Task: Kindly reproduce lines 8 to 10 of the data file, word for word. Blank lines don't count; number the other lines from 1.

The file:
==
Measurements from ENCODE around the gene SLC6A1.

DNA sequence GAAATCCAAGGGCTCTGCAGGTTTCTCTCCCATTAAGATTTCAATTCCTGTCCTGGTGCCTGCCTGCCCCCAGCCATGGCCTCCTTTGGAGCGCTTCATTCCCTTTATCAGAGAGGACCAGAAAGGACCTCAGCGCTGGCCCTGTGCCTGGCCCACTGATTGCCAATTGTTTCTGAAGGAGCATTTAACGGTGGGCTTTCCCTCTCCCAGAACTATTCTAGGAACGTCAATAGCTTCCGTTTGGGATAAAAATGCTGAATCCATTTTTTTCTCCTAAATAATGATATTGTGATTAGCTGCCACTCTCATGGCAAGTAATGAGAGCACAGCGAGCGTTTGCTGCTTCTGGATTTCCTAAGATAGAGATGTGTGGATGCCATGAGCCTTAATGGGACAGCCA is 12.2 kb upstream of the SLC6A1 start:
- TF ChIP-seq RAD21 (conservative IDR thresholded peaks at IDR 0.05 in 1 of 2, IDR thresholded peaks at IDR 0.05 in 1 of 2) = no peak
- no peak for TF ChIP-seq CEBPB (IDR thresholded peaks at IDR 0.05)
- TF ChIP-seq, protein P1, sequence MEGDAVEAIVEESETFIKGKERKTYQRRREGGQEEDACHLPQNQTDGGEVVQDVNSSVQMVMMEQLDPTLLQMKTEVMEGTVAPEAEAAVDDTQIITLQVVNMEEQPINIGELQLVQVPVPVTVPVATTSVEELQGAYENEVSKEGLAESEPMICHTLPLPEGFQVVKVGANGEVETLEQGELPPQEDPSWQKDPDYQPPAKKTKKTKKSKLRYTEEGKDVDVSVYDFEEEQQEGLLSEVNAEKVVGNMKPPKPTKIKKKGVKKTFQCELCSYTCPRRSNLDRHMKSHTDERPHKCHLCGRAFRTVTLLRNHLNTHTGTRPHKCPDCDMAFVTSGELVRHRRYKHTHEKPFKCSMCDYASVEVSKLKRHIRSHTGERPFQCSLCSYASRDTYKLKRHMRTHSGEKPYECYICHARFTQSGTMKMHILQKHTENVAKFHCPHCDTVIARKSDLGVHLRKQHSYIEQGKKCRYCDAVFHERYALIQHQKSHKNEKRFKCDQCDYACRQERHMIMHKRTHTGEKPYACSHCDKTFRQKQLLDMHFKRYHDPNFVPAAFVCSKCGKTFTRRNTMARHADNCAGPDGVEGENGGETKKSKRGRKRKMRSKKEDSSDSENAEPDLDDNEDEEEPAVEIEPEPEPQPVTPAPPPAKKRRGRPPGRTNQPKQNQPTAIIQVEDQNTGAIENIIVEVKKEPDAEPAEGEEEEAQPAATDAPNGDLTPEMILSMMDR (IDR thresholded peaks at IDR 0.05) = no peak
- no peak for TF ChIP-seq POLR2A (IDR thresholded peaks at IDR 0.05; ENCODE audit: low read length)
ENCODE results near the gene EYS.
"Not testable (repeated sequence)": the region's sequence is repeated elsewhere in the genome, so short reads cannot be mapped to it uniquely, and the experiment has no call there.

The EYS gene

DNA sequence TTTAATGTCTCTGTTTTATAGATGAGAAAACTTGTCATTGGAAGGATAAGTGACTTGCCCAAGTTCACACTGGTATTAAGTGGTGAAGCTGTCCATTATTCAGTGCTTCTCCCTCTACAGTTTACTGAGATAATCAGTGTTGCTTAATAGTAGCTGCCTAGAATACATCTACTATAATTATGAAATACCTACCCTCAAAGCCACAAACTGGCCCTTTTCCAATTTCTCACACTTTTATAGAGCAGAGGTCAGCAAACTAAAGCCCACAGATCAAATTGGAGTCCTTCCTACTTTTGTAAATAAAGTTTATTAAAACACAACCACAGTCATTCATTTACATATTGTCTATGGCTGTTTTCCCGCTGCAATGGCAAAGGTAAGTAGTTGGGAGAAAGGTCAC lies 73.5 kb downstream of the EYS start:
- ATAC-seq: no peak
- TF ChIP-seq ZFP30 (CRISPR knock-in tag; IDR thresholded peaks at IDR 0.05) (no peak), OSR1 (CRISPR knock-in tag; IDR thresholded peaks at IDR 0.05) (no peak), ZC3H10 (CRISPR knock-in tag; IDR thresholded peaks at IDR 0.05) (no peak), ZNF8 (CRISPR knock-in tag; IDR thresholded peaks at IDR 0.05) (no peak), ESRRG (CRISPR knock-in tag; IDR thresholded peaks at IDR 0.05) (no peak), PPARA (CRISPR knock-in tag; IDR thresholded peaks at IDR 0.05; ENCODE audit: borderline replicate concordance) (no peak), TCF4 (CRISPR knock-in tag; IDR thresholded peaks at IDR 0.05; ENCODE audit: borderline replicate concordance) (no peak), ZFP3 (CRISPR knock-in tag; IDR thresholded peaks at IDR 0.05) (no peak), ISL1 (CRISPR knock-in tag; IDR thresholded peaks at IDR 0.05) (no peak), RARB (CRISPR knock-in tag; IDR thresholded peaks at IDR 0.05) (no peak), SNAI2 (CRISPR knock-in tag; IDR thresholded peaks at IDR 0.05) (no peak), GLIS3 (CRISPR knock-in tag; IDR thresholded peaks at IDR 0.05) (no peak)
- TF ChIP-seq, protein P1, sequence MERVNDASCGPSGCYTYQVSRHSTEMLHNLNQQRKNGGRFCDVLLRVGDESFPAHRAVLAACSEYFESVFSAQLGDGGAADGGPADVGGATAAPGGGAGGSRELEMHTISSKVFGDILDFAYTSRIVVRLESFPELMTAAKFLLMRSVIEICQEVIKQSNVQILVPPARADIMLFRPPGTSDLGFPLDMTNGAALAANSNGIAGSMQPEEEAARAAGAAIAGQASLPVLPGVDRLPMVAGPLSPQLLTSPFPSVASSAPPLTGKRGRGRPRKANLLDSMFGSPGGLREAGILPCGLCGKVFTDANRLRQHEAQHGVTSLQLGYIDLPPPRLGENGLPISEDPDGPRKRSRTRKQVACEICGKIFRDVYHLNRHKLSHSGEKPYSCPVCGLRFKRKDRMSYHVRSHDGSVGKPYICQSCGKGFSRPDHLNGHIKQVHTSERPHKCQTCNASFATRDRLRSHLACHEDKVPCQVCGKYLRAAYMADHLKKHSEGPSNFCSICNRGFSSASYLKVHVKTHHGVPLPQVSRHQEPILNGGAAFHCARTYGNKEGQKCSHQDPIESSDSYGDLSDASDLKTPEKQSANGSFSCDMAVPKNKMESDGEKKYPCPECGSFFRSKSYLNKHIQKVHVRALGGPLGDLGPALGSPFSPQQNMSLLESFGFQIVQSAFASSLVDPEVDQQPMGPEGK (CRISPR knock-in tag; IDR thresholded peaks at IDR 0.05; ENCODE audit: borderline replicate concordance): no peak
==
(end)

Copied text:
"Not testable (repeated sequence)": the region's sequence is repeated elsewhere in the genome, so short reads cannot be mapped to it uniquely, and the experiment has no call there.

The EYS gene

DNA sequence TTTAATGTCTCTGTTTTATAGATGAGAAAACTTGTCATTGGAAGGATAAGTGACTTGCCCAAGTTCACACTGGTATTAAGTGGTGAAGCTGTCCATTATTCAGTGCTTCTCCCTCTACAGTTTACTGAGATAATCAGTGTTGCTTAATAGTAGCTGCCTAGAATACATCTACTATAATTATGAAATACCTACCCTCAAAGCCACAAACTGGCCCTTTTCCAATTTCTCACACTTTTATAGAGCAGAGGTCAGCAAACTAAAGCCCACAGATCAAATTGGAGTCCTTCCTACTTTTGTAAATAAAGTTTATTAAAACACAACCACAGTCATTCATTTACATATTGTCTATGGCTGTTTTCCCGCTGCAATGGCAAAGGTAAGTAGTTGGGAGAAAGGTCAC lies 73.5 kb downstream of the EYS start: